Abbreviation for Caliber.
The Definition of Cal
Abbreviation for Caliber.
19 Other Firearms Definitions You Need To Know
A type of action used primarily for single shot rifles whereby some kind of lever actuates a breechblock, moving it downwards in a vertical recess to expose the chamber. May have visible or enclosed hammer. For any given barrel length, it allows a shorter overall rifle length compared to a bolt action because no space is taken up by the forward-and-back cycling of the bolt. Most of the better British makers produced them in limited numbers around the turn of the last century, the Farquharson being the most iconic. Perhaps the best-known falling block action today is the Ruger No.1.
Gun Control Act of 1968. It is a U.S. federal law that regulates the firearms industry and firearms owners. It primarily focuses on regulating interstate commerce in firearms by generally prohibiting interstate firearms transfers except among licensed manufacturers, dealers and importers. It also prohibits all convicted felons, drug users and the mentally ill from buying guns amd raised the age to purchase handguns from a federally licensed dealer to 21.
Slang word for short barreled revolver.
A shotgun pattern with a hole in the middle generally caused by the interference of the top wad.
A fully automatic firearm that fires pistol ammunition.
An action type that when the trigger is pulled, the only thing the trigger does is drop the hammer (or striker). This applies to both revolvers, semi-automatic and automatic guns. On a single action revolver, the gun must be manually cocked before it can be fired. With semi-automatic and automatic guns that are single action, the only thing the trigger does is drop the hammer, striker or firing pin onto the cartridge. Then the firearm is cocked again when from the recoil of the fired round. A firearm that the gun is cocked and the hammer drops when the trigger is pulled is a double action gun.
More commonly known as WRF, it is a family of rimfire cartridges designed by Winchester Repeating Arms Company
A rapidly burning powder made by absorbing nitroglycerine into nitrocellulose (guncotton).
An alternate name for Aperture Sight.
The distance from the front trigger of a shotgun to the centre of the butt.
A device, incorporated into the design of most firearms actions that, when engaged, should prevent the discharge of the firearm. Some safeties are more positive than others. A safety device is not a perfect substitute for the general principles of responsible gun handling. Never point a gun in a direction you do not intend to shoot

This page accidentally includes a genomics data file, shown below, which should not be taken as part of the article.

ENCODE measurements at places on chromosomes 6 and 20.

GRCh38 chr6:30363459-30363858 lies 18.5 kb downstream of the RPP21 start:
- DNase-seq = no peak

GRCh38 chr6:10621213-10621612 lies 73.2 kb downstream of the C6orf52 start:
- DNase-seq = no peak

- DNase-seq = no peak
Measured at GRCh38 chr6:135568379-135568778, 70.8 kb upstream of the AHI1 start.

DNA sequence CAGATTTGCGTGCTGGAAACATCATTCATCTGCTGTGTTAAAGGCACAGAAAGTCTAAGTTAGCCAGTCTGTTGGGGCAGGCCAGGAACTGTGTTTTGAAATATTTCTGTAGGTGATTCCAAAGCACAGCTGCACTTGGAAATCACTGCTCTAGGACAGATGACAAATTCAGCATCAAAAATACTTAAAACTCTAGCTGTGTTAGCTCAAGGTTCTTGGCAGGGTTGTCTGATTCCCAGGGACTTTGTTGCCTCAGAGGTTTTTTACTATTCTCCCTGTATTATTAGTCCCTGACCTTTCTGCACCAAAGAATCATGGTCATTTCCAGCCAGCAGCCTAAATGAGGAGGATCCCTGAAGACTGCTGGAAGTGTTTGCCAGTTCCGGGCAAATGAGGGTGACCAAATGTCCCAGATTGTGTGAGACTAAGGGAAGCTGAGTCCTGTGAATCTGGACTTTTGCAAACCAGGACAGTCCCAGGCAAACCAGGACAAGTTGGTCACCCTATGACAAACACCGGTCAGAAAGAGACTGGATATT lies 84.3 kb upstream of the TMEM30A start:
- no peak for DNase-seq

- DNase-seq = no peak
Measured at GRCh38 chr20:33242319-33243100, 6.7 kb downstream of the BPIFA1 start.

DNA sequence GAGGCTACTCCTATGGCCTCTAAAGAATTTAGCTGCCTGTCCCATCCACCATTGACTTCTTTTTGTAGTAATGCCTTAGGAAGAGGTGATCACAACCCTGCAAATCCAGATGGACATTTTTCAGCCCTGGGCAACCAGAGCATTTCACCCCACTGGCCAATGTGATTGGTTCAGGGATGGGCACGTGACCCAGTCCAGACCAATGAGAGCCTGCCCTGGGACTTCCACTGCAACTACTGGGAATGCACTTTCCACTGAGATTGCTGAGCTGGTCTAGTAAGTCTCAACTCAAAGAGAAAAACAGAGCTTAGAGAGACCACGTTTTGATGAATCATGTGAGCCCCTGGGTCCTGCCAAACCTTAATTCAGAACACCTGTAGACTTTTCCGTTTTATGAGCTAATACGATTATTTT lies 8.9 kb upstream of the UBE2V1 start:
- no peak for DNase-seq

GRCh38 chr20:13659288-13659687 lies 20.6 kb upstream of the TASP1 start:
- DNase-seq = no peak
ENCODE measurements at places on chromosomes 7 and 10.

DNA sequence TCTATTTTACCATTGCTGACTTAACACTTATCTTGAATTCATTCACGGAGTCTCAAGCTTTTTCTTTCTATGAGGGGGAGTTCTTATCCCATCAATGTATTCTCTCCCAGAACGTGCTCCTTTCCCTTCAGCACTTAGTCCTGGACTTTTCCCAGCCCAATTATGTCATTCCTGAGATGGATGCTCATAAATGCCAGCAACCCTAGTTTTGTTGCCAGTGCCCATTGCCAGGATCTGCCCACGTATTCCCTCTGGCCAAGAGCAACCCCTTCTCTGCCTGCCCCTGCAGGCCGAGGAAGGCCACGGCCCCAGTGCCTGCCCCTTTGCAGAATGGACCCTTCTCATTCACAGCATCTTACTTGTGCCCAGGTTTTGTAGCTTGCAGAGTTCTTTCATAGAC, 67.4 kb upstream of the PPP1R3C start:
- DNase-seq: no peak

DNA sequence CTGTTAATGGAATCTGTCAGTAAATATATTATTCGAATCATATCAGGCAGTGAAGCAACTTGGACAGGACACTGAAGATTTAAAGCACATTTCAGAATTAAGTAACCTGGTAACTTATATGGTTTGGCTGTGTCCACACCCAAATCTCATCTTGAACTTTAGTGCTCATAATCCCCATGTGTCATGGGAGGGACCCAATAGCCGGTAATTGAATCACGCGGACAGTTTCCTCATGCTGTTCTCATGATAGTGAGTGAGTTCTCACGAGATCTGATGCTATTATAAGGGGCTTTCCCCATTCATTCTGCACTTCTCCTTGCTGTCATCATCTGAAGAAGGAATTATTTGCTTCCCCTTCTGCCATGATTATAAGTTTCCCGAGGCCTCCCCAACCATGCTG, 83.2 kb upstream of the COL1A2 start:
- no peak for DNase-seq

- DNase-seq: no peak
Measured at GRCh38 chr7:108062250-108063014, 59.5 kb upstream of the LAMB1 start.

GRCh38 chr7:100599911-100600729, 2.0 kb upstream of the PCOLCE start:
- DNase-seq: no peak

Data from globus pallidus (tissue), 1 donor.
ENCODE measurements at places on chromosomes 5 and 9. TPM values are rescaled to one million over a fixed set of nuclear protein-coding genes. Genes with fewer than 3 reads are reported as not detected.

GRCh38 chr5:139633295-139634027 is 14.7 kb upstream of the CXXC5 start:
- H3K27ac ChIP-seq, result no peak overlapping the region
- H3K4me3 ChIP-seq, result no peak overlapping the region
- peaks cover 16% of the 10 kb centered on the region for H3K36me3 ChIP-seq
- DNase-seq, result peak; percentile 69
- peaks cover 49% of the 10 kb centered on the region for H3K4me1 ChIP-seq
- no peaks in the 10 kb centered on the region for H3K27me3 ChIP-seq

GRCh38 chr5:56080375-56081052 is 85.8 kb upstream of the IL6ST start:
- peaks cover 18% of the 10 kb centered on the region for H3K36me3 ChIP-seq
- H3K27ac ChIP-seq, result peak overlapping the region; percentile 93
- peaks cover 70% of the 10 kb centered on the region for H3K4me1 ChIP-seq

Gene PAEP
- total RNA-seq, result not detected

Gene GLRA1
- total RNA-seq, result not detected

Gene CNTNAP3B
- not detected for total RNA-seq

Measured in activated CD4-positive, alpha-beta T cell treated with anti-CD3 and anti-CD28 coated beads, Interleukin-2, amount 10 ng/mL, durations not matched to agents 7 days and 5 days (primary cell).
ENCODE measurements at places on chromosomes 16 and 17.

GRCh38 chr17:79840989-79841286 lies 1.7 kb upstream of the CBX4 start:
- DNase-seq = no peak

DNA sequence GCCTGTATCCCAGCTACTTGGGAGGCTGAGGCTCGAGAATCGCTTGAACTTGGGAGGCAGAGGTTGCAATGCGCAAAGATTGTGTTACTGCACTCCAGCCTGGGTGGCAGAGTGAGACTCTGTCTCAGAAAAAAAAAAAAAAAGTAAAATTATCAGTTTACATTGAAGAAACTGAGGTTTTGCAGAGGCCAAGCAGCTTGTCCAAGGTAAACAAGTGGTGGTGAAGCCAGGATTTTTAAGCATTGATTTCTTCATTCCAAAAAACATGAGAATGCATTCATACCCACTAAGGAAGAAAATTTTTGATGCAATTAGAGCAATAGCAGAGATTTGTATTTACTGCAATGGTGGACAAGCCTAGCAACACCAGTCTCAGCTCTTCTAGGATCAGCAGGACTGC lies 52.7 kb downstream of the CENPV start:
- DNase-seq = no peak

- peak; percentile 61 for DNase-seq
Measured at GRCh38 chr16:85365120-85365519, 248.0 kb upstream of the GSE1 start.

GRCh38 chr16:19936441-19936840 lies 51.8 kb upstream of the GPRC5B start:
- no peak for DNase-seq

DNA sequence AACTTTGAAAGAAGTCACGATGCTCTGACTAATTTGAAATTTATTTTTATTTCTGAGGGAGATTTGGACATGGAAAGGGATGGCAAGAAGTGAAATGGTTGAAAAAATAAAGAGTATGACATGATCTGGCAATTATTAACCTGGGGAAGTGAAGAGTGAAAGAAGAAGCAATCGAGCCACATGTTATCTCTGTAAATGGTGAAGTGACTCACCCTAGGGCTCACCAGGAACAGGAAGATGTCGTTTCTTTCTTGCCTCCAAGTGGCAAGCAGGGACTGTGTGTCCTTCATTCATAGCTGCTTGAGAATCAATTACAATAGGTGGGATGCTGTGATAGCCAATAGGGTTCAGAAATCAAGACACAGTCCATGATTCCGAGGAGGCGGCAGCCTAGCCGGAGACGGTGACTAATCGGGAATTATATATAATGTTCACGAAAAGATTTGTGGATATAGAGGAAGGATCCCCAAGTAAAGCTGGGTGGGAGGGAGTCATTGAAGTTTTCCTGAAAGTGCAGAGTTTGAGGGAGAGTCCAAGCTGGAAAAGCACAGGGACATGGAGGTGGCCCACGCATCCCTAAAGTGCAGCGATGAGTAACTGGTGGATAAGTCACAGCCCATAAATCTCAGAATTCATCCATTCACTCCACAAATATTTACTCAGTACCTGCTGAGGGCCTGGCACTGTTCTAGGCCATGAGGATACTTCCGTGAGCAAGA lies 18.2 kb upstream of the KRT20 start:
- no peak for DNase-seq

The size of the pellets in a shotgun shell.
A type of backstop that catches the fired bullet and prevents it from exiting the area. Bullet traps are most commonly used on indoor ranges.
The area of a gun range where firearms are pointed when they are fired. The area of the range forward of the firing line.
A rifle projectile made with the tip of the bullet open as a means of increasing accuracy as compared to standard military bullets that are made with a closed tip and an open base. The are not designed to expand like a hollow point bullet but may fragment.
A rebound, bounce or skip off a surface, particularly in the case of a projectile.
An inclined, polished area on a repeating firearm, just behind the chamber, that helps guide a cartridge into the chamber when pushed forward by the closing bolt or slide.
This is the maximum overall length the cartridge can be (and is expected to be) in order to function properly in magazines and the mag well of a bolt action rifle.
An optical sight, offering some magnification, often variable, with some kind of adjustable aiming grid inside (a reticle), which when mounted on a firearm, usually a rifle, makes sighting easier.
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